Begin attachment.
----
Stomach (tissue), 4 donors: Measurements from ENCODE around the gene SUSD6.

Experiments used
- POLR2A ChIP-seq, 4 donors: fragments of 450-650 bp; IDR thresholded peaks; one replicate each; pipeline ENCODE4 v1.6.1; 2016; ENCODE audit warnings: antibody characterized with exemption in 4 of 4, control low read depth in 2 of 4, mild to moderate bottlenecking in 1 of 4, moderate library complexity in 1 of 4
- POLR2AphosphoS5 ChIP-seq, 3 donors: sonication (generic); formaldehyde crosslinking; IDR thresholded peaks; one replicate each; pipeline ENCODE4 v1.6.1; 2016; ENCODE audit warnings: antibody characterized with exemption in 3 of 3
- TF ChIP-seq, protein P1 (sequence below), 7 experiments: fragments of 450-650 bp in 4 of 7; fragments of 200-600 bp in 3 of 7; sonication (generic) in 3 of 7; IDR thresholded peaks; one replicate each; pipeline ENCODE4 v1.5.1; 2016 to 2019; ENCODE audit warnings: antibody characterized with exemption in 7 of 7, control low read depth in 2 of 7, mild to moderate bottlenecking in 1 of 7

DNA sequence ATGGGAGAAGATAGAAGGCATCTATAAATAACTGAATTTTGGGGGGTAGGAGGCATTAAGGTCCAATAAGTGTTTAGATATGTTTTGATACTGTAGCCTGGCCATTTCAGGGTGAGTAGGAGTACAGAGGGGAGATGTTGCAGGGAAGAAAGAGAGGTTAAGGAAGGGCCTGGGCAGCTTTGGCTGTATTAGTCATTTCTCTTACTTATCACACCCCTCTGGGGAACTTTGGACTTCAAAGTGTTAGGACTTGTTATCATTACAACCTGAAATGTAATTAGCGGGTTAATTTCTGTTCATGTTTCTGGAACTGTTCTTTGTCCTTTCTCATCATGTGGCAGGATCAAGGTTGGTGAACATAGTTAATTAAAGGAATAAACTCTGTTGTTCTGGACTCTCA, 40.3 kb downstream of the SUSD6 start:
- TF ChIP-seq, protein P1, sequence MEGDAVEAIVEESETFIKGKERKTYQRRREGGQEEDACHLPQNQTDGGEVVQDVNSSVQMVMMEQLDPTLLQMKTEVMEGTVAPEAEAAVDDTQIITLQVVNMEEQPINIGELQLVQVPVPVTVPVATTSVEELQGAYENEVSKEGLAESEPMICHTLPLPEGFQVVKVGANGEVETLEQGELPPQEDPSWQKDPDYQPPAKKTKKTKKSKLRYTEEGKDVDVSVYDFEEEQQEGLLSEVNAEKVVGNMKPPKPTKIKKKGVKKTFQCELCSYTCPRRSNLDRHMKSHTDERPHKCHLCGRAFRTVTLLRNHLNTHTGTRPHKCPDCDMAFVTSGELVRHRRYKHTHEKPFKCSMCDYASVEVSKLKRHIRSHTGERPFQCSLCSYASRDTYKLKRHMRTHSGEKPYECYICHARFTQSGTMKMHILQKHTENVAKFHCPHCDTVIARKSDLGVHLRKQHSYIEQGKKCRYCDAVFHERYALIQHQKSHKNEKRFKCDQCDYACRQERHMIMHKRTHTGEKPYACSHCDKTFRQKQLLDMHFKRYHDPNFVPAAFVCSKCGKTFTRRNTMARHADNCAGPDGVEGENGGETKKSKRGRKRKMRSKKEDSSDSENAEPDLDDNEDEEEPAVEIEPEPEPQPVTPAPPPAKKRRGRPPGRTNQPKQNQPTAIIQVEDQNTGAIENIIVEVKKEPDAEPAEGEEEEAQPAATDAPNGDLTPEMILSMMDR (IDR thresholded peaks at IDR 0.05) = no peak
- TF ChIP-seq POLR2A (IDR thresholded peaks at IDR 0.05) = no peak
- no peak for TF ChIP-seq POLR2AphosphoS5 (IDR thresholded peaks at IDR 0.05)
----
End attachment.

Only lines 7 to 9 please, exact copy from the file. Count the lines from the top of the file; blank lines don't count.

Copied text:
- TF ChIP-seq, protein P1, sequence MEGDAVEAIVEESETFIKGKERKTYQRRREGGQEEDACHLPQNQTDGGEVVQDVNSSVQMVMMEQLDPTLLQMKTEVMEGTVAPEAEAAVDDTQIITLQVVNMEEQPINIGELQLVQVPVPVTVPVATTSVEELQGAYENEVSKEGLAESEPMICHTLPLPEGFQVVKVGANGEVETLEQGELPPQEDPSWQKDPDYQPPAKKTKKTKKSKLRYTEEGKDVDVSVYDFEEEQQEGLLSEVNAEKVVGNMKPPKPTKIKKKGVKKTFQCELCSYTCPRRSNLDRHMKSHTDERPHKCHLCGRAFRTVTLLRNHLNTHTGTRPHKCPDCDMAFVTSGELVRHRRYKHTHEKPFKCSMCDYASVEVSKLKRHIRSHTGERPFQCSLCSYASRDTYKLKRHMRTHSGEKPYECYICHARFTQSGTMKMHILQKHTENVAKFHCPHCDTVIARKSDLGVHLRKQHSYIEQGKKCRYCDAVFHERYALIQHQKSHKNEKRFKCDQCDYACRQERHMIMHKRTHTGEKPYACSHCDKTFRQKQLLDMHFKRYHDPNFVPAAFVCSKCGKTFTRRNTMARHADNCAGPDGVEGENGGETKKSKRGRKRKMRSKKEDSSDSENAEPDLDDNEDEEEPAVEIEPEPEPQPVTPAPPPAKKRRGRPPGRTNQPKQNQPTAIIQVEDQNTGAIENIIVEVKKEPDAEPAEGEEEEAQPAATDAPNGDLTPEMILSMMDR (IDR thresholded peaks at IDR 0.05) = no peak
- TF ChIP-seq POLR2A (IDR thresholded peaks at IDR 0.05) = no peak
- no peak for TF ChIP-seq POLR2AphosphoS5 (IDR thresholded peaks at IDR 0.05)